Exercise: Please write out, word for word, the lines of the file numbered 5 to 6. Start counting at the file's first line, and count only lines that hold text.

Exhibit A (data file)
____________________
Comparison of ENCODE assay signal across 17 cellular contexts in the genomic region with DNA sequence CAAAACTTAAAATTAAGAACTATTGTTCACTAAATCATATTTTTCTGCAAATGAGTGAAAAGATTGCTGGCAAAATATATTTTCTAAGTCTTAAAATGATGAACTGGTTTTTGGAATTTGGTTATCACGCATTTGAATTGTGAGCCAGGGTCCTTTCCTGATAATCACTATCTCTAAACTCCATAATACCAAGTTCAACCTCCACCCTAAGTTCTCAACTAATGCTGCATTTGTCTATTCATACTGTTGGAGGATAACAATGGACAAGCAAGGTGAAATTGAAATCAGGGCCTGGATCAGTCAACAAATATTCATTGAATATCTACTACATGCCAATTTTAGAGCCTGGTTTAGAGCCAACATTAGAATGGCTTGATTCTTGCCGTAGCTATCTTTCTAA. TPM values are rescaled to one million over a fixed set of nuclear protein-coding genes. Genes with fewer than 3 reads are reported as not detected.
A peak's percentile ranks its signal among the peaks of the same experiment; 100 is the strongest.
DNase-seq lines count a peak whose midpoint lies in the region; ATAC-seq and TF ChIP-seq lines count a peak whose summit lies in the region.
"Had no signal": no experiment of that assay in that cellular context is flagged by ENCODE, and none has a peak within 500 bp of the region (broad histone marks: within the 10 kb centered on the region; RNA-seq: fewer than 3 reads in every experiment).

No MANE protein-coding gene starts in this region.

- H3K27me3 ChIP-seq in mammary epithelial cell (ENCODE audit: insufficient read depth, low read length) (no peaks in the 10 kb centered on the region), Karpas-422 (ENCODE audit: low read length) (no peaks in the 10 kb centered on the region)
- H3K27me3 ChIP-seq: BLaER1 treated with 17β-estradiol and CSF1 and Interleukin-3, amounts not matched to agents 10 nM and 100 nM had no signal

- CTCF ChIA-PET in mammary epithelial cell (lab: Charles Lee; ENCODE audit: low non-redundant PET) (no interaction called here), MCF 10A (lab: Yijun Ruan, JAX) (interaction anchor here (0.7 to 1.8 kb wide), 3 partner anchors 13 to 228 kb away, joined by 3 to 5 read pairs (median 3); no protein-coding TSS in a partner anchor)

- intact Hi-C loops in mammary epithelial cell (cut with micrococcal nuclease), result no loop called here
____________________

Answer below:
No MANE protein-coding gene starts in this region.

- H3K27me3 ChIP-seq in mammary epithelial cell (ENCODE audit: insufficient read depth, low read length) (no peaks in the 10 kb centered on the region), Karpas-422 (ENCODE audit: low read length) (no peaks in the 10 kb centered on the region)